So last week I wrote about irrational confidence and how it helps artistsand you all seemed to enjoy it. One of the things that really stood out to me was how many of you went out and bought "Force: Dynamic Life Drawing for Animators" by Mike Mattesi.
As a person that spends a lot of time trying to get better at drawing, I have read a billion and a half art instruction books. Not all of them are good, and some of them I feel even steer you in the wrong direction. So I'd like to try and distill the information that I've accumulated over the years for you here—which books actually worked for me. I'll provide links as well. What a swell guy, huh?
**EDIT: THIS IS COPIED FROM MY TUMBLR BLOG SO THE LINKS DON'T WORK. TO USE THE LINKS, GO HERE: ryanstegman.tumblr.com/post/62…
1) I'll start with the best figure drawing book, bar none: "FIGURE DRAWING FOR ALL IT'S WORTH" by Andrew Loomis
This book teaches you how to draw figures with fluidity. It starts out with information on how to "construct" your figure. It gets into anatomy later. It covers it all. Must have.
This book is another must-have. Mr. Vilppu has spent decades teaching animators how to draw with fluidity, and he has tons of neat little explanations for how he thinks about the figure that really help.
He has a ton of DVDs on anatomy, but I prefer the more abstract ones mentioned in the previous paragraph. I made the mistake of watching his anatomy DVDs before watching the Drawing Manual Lecture DVDs, and that's like trying to do calculus when all you know is simple addition/subtraction.
This is a one-stop shop for learning and understanding perspective. This is a comic book that teaches you perspective. I spent about 2 weeks really practicing the ideas that he puts forth in this book and I feel I haven't really ever had to look back. He makes it uncomplicated, where a lot of books on perspective bludgeon you with so much info that you can barely breathe.
Andrew Loomis aka the G.O.A.T. teaches you how to draw the head and hands. If you don't want this then I don't know what to tell you.
A great book on, well, drawing and composition. Plus, the author has an uncanny ability to spot black and he has some interesting explanations for the choices he makes. Very, very worthwhile.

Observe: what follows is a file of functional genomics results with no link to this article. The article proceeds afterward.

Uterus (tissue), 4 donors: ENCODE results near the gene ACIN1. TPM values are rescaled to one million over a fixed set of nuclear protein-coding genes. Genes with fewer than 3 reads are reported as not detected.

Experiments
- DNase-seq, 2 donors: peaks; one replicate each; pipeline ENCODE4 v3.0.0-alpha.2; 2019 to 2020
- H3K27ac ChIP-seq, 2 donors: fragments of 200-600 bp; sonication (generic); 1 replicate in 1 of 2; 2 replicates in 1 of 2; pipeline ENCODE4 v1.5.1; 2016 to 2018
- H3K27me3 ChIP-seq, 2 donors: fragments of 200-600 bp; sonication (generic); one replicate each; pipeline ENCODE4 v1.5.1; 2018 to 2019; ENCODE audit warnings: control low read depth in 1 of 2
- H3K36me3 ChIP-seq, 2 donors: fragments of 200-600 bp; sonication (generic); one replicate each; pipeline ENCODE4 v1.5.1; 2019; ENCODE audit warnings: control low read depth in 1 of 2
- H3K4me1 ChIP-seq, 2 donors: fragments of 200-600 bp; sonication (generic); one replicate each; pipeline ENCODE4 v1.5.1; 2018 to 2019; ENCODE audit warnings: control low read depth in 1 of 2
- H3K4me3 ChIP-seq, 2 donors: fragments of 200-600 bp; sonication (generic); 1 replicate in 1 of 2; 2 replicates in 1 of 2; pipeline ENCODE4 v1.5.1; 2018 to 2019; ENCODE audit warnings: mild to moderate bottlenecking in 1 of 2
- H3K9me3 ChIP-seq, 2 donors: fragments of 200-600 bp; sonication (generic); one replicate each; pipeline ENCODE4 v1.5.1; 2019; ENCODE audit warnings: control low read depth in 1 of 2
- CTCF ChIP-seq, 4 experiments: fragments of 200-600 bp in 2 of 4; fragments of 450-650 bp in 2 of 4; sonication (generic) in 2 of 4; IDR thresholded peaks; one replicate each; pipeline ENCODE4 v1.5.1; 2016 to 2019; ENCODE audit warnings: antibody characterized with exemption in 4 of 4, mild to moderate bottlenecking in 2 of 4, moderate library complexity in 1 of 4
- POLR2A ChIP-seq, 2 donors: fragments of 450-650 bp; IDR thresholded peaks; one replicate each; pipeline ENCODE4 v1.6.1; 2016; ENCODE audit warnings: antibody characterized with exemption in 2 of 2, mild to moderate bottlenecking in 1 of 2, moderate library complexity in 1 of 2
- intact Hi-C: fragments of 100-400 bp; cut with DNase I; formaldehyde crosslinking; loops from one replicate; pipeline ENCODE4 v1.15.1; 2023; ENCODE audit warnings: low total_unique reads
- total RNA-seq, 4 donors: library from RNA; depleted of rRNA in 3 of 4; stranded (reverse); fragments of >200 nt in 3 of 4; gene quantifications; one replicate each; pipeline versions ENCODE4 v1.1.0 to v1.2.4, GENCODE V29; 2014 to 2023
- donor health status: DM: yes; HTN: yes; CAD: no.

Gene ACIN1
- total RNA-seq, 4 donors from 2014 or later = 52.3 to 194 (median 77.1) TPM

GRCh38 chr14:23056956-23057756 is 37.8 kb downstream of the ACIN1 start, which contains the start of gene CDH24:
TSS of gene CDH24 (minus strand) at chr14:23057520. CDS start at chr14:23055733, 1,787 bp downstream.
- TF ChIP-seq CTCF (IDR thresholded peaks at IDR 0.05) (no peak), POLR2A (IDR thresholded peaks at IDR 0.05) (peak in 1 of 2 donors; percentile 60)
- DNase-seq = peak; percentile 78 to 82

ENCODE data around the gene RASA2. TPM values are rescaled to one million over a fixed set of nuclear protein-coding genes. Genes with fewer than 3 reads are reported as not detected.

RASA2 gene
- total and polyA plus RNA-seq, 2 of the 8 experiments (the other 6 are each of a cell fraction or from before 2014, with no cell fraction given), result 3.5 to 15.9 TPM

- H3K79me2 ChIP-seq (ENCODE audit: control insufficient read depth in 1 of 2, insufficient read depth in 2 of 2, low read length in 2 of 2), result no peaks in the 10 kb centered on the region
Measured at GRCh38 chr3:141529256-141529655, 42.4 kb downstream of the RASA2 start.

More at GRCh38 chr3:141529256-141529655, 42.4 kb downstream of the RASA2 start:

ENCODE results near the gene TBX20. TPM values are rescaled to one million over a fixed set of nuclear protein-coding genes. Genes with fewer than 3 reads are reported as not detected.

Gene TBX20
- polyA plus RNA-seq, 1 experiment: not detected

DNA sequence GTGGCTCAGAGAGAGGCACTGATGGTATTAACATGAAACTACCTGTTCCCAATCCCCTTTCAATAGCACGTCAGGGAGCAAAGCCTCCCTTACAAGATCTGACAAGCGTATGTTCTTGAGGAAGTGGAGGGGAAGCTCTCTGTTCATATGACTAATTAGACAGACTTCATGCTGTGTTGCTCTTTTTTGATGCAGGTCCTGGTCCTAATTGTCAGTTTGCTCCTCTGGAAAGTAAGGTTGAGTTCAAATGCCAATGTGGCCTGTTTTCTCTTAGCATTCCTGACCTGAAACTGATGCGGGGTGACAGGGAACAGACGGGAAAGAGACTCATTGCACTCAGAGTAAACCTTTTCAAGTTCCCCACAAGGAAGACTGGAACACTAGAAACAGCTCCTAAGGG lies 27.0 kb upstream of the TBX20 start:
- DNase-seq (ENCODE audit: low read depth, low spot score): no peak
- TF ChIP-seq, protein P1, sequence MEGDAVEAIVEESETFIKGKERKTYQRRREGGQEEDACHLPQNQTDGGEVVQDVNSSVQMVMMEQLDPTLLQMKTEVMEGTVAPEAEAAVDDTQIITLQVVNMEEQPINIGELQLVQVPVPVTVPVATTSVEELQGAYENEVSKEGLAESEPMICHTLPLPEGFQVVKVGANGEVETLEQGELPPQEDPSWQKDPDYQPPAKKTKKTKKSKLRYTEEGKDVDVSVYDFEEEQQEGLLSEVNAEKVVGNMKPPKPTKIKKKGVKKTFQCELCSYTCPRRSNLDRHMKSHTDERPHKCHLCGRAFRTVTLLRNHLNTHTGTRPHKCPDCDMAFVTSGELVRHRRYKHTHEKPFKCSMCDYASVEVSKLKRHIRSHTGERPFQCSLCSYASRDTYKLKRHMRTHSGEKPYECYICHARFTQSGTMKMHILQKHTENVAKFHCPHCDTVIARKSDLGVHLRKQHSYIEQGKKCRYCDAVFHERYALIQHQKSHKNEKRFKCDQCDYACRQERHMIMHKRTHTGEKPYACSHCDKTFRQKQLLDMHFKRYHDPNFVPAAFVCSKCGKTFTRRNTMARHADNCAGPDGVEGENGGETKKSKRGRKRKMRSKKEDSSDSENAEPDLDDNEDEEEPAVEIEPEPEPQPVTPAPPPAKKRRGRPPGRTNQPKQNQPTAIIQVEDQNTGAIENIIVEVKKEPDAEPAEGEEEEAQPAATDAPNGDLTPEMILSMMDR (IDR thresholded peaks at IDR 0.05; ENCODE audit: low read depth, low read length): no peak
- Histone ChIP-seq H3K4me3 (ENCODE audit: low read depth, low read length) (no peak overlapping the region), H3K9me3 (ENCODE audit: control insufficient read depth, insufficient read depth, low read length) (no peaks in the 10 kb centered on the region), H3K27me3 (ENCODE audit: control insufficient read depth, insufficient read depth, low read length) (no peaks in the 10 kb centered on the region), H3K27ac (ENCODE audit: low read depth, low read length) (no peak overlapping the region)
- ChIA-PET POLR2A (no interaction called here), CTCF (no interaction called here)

I had this book as a kid and it really drove home the points of line-of-action and construction to me at a very early age. I actually didn't remember this book until about a year ago when I saw some of it online and realized how much of it I had absorbed and how much it stuck with me. Great, great stuff.
A lot of this book teaches about the history of Disney animation which is interesting enough in its own right, but it also teaches you the principles of animation which can be used in any type of drawing. And it has all kinds of great examples…Just get this book. It's beautiful. Even non-artists should own it.
I already mentioned this last week, obviously. But you guys need to read this. Want to really convey motion and energy and weight in your drawings? Want to make your art BREATHE? Then read this.
This one I've provided the best link I could find. It's hard to find this thing in print. I found it as PDFs online by scouring. I'd recommend you do the same because I think it's out of print. The lessons in it are invaluable. The chapters on figure construction and composition especially. Good luck finding it!
A great book on figure drawing with simple concepts as well as complex concepts. I mention this one cautiously…I feel that I jumped into it too early and didn't get it. It's only upon re-visiting that I feel that I "get" it. So maybe read the other books mentioned before jumping head-first into this one.
11) "UNDERSTANDING COMICS" by Scott McCloud
An awesome study of how comics work and what the visuals mean. It helps you to think about comics in a new way, a more academic way. You begin to understand that there is much more going on than what you see on the surface. It should help you to become a better storyteller.
You don't want to be taught how to tell a story by one of the greatest visual storytellers of all-time do you? I mean, who would want that? But in the off-chance that you DO want that, get this book.
Alright folks, sorry about your wallets! Good luck!